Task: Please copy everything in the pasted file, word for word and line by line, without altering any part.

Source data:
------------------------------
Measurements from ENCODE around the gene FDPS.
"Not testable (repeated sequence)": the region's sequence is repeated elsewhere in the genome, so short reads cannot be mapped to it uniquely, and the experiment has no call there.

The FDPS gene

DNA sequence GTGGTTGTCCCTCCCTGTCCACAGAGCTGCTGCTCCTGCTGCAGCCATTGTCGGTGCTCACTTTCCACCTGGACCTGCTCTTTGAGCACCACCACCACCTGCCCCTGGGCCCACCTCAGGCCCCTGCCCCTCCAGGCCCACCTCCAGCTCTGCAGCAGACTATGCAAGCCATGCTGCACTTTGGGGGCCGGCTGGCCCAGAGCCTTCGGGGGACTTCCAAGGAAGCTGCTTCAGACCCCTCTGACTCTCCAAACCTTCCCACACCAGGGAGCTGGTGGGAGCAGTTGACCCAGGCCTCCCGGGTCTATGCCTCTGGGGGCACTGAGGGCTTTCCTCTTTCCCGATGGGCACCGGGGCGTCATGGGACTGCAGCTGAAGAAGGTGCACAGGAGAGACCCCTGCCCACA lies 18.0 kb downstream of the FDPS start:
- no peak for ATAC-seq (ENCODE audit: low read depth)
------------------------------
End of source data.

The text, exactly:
Measurements from ENCODE around the gene FDPS.
"Not testable (repeated sequence)": the region's sequence is repeated elsewhere in the genome, so short reads cannot be mapped to it uniquely, and the experiment has no call there.

The FDPS gene

DNA sequence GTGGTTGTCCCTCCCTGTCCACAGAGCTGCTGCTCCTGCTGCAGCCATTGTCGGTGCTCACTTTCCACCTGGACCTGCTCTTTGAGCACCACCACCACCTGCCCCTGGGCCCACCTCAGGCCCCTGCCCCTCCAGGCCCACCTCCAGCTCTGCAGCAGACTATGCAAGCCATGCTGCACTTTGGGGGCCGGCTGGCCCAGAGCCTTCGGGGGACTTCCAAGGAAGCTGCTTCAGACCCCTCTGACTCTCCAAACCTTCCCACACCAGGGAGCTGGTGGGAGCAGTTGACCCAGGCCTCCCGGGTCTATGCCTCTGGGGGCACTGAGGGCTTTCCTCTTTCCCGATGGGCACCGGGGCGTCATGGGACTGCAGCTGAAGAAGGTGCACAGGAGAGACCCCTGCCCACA lies 18.0 kb downstream of the FDPS start:
- no peak for ATAC-seq (ENCODE audit: low read depth)